I think of the music as being extremely lyrical, and really want to play that [1903 Steinway], especially with Bach; I wanted to sound as much like a singer as possible.

I personally feel that the tempo should be free, and I don’t think that just about Bach. I think that about most composers, actually. But certainly, in his music, I think that the interesting thing about the pulse is that sometimes the sort of inner pulse of the music can be very large beats, and within that there’s quite a lot of flexibility. So you could even be thinking one measure at a time in terms of a pulse and within that measure there might be quite a variety of tempi.

So, I think that that’s how the music breathes, and if you’re singing and if you’re just … human, there isn’t really rigidity to tempo; there should be a feeling of ebb and flow. So I don’t really understand, there is one kind of school of thought that the rhythm and pulse should be motoric — like a motor. And I had a number of teachers who used that word in relation to Bach. I’ve never understood that. I don’t think his music has that in it. But I really don’t think there’s a right or a wrong approach to Bach. Personally, I feel the music to be this way but I certainly recognize the fact that there are many different points of view about how to interpret his music.

You have certain freedoms when you’re playing a solo piece and a different situation when you’re working with conductors. It’s a very sad week in the world of classical music with the death of one of the great conductors, Claudio Abbado.

Yes.

How is it different for you when you are working with a conductor, and how do you make those adjustments? And, of course, if you have any thoughts about Maestro Abbado, as well.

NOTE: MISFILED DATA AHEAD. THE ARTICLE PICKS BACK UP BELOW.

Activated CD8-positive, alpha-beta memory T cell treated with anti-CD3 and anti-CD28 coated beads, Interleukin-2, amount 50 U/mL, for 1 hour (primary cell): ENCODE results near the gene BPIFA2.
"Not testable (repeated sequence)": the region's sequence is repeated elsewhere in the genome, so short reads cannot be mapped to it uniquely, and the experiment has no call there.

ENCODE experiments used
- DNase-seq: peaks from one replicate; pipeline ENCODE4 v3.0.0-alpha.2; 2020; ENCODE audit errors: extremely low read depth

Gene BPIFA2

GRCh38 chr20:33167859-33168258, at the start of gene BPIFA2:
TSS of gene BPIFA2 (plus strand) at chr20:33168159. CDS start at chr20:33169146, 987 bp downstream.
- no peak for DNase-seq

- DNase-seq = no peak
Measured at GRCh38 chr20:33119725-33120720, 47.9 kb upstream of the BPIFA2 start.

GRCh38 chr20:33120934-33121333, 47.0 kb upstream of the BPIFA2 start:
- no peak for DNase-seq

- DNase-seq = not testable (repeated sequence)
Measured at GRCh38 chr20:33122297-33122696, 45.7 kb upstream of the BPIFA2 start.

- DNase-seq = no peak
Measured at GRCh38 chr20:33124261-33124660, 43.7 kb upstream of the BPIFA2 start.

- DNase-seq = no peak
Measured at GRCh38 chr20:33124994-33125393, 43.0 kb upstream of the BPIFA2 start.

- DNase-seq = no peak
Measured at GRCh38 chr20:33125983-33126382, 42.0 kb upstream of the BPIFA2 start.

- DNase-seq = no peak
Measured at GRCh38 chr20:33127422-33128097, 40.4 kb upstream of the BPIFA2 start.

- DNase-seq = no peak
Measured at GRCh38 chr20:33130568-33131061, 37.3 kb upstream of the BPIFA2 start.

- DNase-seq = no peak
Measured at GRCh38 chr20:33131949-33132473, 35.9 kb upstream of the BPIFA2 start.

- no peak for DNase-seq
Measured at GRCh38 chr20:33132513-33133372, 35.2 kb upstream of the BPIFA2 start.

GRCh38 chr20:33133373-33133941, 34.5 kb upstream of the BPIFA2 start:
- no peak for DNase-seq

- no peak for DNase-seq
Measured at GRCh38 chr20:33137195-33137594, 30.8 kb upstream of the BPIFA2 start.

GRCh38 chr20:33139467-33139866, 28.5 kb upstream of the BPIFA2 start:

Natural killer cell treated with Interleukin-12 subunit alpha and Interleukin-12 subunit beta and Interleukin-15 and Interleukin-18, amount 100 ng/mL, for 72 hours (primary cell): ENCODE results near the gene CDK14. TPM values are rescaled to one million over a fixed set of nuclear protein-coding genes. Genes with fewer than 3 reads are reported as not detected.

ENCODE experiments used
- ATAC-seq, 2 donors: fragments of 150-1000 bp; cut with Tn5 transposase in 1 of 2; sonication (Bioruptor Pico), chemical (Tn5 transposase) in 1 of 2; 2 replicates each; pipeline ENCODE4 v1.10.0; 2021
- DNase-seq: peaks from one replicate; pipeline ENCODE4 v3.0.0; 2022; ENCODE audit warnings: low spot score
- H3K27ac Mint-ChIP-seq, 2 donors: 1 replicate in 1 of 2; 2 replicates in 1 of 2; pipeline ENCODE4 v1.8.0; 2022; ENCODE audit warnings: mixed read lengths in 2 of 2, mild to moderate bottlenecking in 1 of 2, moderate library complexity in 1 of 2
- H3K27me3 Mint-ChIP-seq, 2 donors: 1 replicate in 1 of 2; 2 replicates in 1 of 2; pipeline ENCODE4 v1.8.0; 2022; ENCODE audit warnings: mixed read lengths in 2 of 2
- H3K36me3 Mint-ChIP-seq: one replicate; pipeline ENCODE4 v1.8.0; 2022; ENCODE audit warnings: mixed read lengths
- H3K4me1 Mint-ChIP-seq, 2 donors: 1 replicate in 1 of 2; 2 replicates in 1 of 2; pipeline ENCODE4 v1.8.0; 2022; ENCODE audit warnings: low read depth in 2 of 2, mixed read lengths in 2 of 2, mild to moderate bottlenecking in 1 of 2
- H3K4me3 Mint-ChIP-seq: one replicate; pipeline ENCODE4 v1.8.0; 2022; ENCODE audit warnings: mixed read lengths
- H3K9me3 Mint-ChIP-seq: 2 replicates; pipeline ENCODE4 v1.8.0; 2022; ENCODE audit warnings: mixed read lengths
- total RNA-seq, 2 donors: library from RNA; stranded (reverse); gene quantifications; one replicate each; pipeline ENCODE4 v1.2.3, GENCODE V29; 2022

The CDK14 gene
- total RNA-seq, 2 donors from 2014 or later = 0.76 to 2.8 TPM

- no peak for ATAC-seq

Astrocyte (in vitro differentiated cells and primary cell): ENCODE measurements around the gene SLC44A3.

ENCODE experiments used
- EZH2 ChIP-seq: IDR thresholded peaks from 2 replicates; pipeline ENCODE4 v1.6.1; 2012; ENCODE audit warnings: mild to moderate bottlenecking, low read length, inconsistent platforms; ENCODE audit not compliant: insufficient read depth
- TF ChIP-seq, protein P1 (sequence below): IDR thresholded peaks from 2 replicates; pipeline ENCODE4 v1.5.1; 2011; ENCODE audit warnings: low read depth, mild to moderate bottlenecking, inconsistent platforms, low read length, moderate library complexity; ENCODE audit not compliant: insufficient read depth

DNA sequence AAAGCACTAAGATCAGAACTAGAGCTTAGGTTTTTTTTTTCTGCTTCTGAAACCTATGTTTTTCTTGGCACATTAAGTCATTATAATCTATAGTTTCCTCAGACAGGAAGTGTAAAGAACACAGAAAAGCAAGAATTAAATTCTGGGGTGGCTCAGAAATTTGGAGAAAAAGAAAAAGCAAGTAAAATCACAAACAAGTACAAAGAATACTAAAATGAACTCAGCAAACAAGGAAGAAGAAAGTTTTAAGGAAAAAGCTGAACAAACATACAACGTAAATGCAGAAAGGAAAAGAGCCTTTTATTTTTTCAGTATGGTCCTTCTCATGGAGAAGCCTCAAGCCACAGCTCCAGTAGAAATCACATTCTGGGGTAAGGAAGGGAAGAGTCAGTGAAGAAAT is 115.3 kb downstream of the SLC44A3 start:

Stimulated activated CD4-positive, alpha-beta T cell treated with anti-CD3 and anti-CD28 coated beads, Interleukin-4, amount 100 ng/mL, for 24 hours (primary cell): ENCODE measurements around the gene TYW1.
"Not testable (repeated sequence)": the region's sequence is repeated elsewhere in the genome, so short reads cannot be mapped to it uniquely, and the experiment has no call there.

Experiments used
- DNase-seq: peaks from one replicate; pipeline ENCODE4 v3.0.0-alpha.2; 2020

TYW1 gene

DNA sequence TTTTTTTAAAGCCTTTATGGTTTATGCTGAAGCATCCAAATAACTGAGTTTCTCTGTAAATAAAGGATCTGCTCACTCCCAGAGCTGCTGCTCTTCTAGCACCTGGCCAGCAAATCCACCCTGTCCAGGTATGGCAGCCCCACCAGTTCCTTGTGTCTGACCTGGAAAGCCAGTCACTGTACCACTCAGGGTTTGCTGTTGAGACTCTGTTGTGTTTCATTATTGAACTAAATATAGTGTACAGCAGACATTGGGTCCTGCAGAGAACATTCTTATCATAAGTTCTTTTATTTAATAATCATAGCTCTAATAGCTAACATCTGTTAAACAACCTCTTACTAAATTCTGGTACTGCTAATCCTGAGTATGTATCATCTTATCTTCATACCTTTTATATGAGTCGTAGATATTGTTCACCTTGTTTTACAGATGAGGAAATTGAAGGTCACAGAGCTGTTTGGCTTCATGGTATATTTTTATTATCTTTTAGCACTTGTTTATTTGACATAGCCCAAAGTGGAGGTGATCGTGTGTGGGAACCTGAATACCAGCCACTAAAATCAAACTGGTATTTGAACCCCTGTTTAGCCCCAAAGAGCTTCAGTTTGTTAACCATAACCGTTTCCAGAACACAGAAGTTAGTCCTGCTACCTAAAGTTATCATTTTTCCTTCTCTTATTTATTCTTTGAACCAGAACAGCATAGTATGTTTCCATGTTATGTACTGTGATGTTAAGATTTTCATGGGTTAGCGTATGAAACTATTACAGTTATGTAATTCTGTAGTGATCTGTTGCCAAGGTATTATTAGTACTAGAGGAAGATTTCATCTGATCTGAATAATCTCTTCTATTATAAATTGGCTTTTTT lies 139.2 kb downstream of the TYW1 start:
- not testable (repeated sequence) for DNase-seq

Well, I think that working with a conductor and an orchestra is a lot more challenging. One of the main challenges is that there’s very little rehearsal time, so you have to very quickly be in agreement as to what kind of interpretation you’re going to take. Some conductors that I’ve worked with have been willing to go along with me in terms of my ideas about tempo.

Recently I worked with Andrew Manze and he was fantastic. We did a Mozart concerto with the Seattle Symphony, and he really was interested in my ideas about tempo and rhythm, and he was able to convey those thoughts really well to the orchestra. So it felt like a really unified performance. In other situations, I’ve really had to alter my approach so that I’m playing much “straighter,” and that’s sort of a practical necessity when you’re performing. But I do think that the older conductors, of Abbado’s generation and the generation before Abbado, had a feeling about flexibility and tempo. The younger generation tends to like faster tempos that are more consistent.

You chose to work on the Goldberg Variations specifically as a project to accompany your pregnancy, and it sounds as if it was a time of very dedicated, very sensitive kind of self-care. You mentioned a special diet and private yoga classes. I'd like to know how that experience of really incubating the Goldberg Variations and being pregnant affected you and perhaps you'd like to talk more about your private life as it affects you as an artist.

There is one kind of school of thought that the rhythm and pulse should be motoric — I had a number of teachers who used that word in relation to Bach. I’ve never understood that. I don’t think his music has that in it.